Five labour union representatives in the Electricite de France (EDF) board of directors on 31 August filed a legal complaint in an attempt to annul approval of the Hinkley Point C NPP project in southwest England. The EDF board announced its decision on 28 July but the new UK government then refused to approve the project, saying it planned to review it again in “early autumn”. In a joint statement, three unions – CGT, CFE-CGC and FO – alleged that the French government and EDF CEO Jean-Bernard Lévy knew about the UK’s intentions to take additional time to review the project. "Some board members found out that they had not received the same level of information as the CEO and government representatives" the unions said. Under these conditions, there was “no justification to rush” the decision during the board meeting and “intentionally hide this important information”.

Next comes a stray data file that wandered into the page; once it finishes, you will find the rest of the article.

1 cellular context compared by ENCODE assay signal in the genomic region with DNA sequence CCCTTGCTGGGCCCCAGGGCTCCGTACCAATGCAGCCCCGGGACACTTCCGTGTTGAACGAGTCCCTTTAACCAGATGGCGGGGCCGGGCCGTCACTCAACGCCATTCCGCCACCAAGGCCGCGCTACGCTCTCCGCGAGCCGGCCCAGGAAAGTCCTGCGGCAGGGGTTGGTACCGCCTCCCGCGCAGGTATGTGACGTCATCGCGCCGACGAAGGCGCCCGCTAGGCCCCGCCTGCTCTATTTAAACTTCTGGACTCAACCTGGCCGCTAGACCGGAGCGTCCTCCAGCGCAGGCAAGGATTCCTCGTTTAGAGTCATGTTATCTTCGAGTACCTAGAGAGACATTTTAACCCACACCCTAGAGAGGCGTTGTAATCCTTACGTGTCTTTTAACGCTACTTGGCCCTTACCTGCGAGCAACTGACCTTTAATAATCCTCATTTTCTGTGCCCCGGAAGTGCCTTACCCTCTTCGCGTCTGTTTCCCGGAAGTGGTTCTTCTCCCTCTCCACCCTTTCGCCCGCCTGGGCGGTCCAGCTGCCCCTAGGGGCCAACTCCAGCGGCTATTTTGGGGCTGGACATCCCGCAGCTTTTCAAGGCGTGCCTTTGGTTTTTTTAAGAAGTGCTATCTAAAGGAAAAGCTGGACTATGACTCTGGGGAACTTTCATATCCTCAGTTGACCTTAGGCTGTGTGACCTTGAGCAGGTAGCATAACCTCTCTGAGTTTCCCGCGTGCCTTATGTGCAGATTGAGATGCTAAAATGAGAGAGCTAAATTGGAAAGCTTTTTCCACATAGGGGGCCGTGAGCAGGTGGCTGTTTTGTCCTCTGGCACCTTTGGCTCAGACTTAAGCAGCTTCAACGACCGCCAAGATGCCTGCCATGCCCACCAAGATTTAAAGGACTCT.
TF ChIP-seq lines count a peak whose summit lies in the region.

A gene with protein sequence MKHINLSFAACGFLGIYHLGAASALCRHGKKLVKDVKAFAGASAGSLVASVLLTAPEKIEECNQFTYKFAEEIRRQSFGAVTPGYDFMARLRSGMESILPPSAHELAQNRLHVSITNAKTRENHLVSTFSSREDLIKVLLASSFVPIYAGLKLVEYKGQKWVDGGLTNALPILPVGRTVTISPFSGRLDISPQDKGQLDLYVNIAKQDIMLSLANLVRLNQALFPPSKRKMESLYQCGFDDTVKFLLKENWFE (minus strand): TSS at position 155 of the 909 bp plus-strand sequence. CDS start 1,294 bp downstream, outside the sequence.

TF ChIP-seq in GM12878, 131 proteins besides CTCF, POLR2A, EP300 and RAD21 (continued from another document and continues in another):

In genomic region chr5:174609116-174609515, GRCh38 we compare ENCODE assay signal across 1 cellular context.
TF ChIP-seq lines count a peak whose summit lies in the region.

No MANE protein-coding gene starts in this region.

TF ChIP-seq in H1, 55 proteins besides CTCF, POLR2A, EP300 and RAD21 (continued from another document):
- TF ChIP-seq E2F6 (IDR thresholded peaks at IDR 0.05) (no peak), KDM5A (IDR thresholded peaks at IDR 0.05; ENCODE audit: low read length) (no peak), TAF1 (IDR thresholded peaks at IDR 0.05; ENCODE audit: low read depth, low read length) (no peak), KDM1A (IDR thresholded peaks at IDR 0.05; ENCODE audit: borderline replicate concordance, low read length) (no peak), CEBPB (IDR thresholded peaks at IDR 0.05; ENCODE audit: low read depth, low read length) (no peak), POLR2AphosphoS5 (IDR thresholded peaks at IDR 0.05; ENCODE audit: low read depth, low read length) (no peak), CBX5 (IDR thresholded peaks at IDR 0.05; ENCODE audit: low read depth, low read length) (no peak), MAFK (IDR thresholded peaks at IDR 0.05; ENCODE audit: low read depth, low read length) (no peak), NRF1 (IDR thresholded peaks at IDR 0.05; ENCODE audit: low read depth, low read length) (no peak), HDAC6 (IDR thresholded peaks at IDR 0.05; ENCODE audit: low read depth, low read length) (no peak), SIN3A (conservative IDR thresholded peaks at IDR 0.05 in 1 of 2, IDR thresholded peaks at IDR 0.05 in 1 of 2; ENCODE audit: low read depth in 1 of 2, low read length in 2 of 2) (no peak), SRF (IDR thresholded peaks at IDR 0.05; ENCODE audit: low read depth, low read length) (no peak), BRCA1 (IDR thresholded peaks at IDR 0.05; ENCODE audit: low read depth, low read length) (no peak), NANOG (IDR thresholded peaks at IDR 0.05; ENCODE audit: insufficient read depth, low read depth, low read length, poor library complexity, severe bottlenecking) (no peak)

The legal complaint raised to France’s Commercial Court is therefore based on denying the right to equal information to the representatives of EDF’s workforce, the unions said. Last month, the High Court of Paris rejected a request by EDF’s Central Works Council to suspend the Hinkley Point decision. EDF said at the time that Lévy had “no knowledge” of the intention of the UK government to hold a further review of the Hinkley Point project. Lévy was also quoted as saying that he would take legal action against the Sud Energie union for communicating “inaccurate claims”.
Meanwhile, UK Prime Minister Theresa May is visiting China to try to allay concerns about UK-Chinese relations. Chinese nuclear company China Nuclear General had agreed to finance a third of the GBP18bn ($24bn) Hinkley plant. Critics have argued that the project is too expensive and the technology is unproven (Areva’s EPR reactors under construction in Finland and France are both delayed and over-budget). They have also raised concern about China’s involvement.